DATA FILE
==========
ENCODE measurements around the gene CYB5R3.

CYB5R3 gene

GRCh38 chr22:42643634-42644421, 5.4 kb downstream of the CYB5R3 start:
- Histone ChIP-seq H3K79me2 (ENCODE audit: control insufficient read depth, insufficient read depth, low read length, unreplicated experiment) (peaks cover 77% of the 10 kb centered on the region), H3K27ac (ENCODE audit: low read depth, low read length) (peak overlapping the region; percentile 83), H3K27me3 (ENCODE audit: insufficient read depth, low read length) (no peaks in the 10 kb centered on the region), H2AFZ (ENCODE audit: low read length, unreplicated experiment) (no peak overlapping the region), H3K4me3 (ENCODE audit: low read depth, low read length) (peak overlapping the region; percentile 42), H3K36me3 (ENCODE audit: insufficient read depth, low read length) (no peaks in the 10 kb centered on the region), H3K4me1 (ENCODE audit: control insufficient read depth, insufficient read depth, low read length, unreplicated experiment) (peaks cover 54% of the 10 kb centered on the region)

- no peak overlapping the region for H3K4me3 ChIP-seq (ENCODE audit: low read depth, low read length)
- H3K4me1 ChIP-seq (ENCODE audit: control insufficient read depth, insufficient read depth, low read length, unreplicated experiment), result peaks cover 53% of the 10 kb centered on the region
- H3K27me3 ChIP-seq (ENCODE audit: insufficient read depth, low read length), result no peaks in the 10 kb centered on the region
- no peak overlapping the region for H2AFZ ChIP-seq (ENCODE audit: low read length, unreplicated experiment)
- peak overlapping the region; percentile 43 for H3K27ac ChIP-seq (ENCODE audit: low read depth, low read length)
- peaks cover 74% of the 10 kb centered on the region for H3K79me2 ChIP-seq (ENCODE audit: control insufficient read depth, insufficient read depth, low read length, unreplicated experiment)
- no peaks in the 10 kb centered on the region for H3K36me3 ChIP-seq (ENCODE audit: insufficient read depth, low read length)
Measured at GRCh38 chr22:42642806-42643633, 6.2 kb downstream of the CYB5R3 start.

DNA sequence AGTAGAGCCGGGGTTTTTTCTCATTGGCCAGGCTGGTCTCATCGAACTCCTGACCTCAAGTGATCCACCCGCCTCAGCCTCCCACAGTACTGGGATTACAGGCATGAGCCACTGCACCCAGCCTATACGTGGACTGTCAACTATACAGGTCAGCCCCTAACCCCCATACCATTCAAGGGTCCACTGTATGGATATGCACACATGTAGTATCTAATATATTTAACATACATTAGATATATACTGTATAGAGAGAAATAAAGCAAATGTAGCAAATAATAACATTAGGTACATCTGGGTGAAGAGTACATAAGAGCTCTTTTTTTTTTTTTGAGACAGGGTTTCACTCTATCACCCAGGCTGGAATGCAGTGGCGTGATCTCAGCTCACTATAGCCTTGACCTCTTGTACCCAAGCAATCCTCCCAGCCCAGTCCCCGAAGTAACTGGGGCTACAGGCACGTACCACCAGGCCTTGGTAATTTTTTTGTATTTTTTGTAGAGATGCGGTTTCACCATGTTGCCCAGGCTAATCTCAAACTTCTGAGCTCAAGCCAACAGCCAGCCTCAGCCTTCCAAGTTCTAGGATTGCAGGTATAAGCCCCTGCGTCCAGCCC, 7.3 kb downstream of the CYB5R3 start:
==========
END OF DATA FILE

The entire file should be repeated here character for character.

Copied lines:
ENCODE measurements around the gene CYB5R3.

CYB5R3 gene

GRCh38 chr22:42643634-42644421, 5.4 kb downstream of the CYB5R3 start:
- Histone ChIP-seq H3K79me2 (ENCODE audit: control insufficient read depth, insufficient read depth, low read length, unreplicated experiment) (peaks cover 77% of the 10 kb centered on the region), H3K27ac (ENCODE audit: low read depth, low read length) (peak overlapping the region; percentile 83), H3K27me3 (ENCODE audit: insufficient read depth, low read length) (no peaks in the 10 kb centered on the region), H2AFZ (ENCODE audit: low read length, unreplicated experiment) (no peak overlapping the region), H3K4me3 (ENCODE audit: low read depth, low read length) (peak overlapping the region; percentile 42), H3K36me3 (ENCODE audit: insufficient read depth, low read length) (no peaks in the 10 kb centered on the region), H3K4me1 (ENCODE audit: control insufficient read depth, insufficient read depth, low read length, unreplicated experiment) (peaks cover 54% of the 10 kb centered on the region)

- no peak overlapping the region for H3K4me3 ChIP-seq (ENCODE audit: low read depth, low read length)
- H3K4me1 ChIP-seq (ENCODE audit: control insufficient read depth, insufficient read depth, low read length, unreplicated experiment), result peaks cover 53% of the 10 kb centered on the region
- H3K27me3 ChIP-seq (ENCODE audit: insufficient read depth, low read length), result no peaks in the 10 kb centered on the region
- no peak overlapping the region for H2AFZ ChIP-seq (ENCODE audit: low read length, unreplicated experiment)
- peak overlapping the region; percentile 43 for H3K27ac ChIP-seq (ENCODE audit: low read depth, low read length)
- peaks cover 74% of the 10 kb centered on the region for H3K79me2 ChIP-seq (ENCODE audit: control insufficient read depth, insufficient read depth, low read length, unreplicated experiment)
- no peaks in the 10 kb centered on the region for H3K36me3 ChIP-seq (ENCODE audit: insufficient read depth, low read length)
Measured at GRCh38 chr22:42642806-42643633, 6.2 kb downstream of the CYB5R3 start.

DNA sequence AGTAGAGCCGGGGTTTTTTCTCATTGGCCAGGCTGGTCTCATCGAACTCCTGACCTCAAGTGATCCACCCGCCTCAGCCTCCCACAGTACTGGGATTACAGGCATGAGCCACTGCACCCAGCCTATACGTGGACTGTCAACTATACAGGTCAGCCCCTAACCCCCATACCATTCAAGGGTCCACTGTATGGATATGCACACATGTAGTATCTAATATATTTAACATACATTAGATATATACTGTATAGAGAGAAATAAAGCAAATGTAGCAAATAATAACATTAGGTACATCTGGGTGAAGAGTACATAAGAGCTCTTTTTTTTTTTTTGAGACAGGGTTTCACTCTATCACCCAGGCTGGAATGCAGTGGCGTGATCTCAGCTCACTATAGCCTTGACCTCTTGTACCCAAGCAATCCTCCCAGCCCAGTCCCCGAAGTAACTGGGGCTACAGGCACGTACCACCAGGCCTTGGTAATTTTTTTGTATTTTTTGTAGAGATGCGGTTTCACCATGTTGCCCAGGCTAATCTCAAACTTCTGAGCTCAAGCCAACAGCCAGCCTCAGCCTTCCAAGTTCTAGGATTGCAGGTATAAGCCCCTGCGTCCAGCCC, 7.3 kb downstream of the CYB5R3 start: